posted by treehorn+bunny at 10:59 PM on April 5, 2015 [6 favorites]


Role modelling. Whatever you put out there you will get back, so whether that's yelling, or sarcasm, or calling your spouse an idiot, or whatever it is, if your child sees you do it, you will see your child do it. So you need to model good ways to deal with frustration and conflict, and treat people respectfully, and do chores even when you don't feel like doing them, and so on. Remember, there is never a time when your child is not learning *something* from you.
posted by ThatCanadianGirl at 11:22 PM on April 5, 2015


Give them the freedom of being bored. Build in solid no screen time hours every day where they're forced to entertain themselves. Books, drawing materials, a chalkboard, paints, action figures, cars, socks, Legos, puzzles, empty boxes, etc. all help a kid learn to live in those "there's nothing to do" moments. Don't play with them during these times. Kids who know how to occupy themselves generally are more creative, they're better at handling downtime, they're more inquisitive and they approach problem solving from many different angles. They're okay with the mundane in life and importantly, they know how to initiate.

I raised three kids (23, 21, 17 and they'll tell you how I never played with them) and I'm a high school teacher and I can tell within minutes which kids have never had to entertain themselves.

Now, even, there are loads of kids labeled with Executive Function Disorder which is an inability to plan, initiate and do work. I really think it's because fewer kids are raised to be responsible for their own entertainment.
posted by kinetic at 2:49 AM on April 6, 2015 [9 favorites]


No kids' menus in restaurants. I think that's how my kids got the idea that the ideal meal is fried chicken fingers wirth french fries. They certainly never had that meal at home. There's no law that says your toddler can't order a bowl of soup off the grownup menu.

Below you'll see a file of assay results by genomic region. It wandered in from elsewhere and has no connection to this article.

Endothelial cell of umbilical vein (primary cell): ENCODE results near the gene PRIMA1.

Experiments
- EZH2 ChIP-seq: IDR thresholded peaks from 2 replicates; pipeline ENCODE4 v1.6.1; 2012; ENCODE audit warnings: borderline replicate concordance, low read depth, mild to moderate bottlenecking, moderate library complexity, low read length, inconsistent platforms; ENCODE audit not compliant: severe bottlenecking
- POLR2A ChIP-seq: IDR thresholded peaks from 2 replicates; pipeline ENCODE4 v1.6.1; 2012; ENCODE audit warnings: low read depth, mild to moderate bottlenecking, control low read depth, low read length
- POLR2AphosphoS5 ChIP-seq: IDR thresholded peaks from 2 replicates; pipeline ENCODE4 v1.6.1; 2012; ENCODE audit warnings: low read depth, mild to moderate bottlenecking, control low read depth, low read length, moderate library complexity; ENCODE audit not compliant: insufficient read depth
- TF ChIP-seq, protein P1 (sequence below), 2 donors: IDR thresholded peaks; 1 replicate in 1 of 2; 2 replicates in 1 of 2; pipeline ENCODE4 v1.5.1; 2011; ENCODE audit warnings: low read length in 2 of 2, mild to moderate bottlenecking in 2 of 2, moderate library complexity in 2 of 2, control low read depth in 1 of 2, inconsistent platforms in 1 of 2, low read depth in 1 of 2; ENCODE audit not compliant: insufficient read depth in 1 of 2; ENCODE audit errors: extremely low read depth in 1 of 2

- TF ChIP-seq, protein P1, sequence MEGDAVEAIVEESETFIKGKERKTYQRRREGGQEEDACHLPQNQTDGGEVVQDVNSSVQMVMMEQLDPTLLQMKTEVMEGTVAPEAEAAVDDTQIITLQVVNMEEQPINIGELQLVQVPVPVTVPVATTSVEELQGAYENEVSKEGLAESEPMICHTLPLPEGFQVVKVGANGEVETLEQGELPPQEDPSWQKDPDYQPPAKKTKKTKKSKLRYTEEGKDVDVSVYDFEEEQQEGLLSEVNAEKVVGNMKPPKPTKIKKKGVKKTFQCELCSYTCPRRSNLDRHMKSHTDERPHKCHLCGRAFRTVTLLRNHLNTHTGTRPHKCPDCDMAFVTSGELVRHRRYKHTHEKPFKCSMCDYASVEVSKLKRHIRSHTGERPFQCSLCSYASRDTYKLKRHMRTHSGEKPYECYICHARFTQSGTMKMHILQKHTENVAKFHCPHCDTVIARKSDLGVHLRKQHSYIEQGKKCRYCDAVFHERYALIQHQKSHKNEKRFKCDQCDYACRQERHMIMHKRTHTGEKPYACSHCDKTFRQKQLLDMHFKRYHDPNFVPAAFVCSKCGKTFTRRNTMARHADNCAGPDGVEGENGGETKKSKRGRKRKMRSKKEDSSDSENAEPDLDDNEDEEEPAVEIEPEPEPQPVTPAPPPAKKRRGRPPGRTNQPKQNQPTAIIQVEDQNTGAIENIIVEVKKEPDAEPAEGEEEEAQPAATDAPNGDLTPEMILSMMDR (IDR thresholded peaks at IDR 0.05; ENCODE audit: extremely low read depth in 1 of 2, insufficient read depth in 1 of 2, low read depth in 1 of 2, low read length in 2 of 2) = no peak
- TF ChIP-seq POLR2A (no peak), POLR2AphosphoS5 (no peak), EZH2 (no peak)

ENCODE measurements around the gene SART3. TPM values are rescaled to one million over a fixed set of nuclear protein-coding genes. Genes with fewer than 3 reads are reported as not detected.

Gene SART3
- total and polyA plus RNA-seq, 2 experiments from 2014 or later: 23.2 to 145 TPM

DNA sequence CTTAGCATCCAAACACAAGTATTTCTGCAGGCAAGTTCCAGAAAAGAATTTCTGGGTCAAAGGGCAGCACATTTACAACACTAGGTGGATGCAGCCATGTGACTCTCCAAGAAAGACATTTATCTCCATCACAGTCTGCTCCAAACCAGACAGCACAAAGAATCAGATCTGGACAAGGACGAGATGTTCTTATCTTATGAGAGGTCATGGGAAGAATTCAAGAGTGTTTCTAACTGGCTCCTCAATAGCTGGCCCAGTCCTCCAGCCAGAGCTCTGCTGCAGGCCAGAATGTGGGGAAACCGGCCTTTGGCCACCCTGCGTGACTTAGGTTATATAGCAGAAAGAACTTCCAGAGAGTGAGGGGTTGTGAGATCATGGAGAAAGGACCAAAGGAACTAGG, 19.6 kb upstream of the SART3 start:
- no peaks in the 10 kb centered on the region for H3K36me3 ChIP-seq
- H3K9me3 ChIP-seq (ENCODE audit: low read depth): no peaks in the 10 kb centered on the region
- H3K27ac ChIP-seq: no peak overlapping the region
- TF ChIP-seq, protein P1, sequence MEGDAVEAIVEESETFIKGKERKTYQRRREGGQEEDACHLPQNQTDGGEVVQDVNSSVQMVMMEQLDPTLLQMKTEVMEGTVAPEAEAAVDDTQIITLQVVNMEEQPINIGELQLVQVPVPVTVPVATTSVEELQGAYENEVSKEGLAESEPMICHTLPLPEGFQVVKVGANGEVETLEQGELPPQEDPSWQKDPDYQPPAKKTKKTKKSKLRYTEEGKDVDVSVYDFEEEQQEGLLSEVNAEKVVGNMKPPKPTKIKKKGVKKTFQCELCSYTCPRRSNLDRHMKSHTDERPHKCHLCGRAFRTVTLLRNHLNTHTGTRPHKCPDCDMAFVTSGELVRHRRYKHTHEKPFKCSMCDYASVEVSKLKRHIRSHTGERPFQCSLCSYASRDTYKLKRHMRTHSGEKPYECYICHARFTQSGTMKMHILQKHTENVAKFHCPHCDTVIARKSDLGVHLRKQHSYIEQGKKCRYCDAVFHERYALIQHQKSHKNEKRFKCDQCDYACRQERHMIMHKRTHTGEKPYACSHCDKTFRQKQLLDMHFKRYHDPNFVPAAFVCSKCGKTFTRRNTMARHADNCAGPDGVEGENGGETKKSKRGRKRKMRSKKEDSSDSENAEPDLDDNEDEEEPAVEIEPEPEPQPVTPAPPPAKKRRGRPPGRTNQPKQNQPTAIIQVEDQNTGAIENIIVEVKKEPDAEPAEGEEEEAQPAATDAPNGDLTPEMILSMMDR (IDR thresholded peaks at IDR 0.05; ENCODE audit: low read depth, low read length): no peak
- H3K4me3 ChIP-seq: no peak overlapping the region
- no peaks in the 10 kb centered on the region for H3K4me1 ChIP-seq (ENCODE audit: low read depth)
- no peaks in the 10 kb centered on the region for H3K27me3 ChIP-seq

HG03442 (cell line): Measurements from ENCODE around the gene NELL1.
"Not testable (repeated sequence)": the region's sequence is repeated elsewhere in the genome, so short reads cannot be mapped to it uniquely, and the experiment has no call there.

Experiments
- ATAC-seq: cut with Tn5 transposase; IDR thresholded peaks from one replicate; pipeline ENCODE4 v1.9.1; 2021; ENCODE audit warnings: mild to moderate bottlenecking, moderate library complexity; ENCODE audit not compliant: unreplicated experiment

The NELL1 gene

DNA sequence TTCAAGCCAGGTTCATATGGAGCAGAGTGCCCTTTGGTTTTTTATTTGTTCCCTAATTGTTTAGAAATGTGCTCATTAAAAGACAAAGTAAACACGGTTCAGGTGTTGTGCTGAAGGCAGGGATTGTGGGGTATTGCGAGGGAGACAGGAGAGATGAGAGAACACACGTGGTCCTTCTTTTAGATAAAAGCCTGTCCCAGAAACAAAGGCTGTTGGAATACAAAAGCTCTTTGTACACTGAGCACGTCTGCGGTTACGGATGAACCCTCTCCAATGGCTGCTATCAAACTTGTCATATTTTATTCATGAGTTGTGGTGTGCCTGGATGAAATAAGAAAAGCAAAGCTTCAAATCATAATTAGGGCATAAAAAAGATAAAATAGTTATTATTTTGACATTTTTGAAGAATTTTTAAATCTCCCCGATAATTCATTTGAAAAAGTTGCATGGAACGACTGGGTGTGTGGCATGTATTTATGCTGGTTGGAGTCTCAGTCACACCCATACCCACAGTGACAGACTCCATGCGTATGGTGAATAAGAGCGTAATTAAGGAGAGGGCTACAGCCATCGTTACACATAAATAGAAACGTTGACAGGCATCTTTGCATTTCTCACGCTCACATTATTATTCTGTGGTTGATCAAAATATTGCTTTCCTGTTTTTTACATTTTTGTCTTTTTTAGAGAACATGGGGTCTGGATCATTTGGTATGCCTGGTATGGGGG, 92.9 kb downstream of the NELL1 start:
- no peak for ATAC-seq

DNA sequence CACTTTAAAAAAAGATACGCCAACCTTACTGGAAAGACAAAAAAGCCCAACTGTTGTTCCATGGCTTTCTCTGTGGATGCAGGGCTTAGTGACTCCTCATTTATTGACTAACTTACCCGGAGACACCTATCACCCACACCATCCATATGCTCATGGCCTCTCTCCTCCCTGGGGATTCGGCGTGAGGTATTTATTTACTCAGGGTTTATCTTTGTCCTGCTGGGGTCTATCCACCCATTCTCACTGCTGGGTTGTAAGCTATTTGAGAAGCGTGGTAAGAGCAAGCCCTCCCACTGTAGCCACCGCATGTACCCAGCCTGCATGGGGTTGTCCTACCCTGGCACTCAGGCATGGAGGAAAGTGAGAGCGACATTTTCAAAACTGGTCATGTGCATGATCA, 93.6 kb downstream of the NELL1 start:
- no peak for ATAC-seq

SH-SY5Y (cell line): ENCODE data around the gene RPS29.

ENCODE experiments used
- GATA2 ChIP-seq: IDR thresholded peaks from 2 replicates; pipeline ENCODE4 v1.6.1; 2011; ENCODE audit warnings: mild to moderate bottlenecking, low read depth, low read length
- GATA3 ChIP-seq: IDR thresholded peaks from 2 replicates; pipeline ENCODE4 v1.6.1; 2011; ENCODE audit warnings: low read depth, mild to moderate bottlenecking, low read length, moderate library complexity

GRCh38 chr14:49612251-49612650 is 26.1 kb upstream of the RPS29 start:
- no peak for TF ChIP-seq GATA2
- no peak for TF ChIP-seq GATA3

posted by lakeroon at 10:04 AM on April 6, 2015 [5 favorites]


I never considered the idea of using negative emotions as a great teaching/learning opportunity until I read Raising An Emotionally Intelligent Child.
posted by clawsoon at 10:38 AM on April 6, 2015 [1 favorite]


Our oldest just turned two and the thing that I regret is getting into the habit of talking about him, and his behavior, in front of him, as if he's not there. To give myself a break, it's understandable since until recently he has not seemed to pay much attention and we have very little time when he's NOT present. BUT, it's a habit that we have to now actively break for ourselves and relatives.
posted by pennypiper at 10:45 AM on April 6, 2015 [2 favorites]


The kid eats what you eat, though you'll have to cut and mash certain things to help until the kid can handle things like an adult, and the kid won't be able to handle things as spicy as you might like them, so you will have to make mild portions of some stuff.

If you don't think the kid should be eating something, don't have it in the house. (Don't deny the kid potato chips and then eat them yourself.) Except for alcohol and other drugs, you should be passing pretty much everything around to everyone at the table.

And you all eat together with the television, computer, and phones off or silent and out of the way. (First one to answer a phone or check a message washes the dishes.) This is when you all listen to one another.
posted by pracowity at 11:13 AM on April 6, 2015 [5 favorites]


Honestly, the one thing I wish I had done differently that I can actually identify now is letting her know that any episode of any show can be watched at any time. The time I've wasted finding just that one episode of [insert show name] where [insert happening]. I'm not sure how I would have done it differently, but there you go.
posted by dpx.mfx at 11:57 AM on April 6, 2015 [2 favorites]


Following up on dpx.mfx, using rewind on the dvr to replay a commercial that made him giggle. BIG (small) mistake!
posted by pennypiper at 12:22 PM on April 6, 2015


Remember that there will always be a to-do list. It's okay to make time for fun, and for alone time. There is value in leisure; prioritize it.
posted by aniola at 12:35 PM on April 6, 2015 [2 favorites]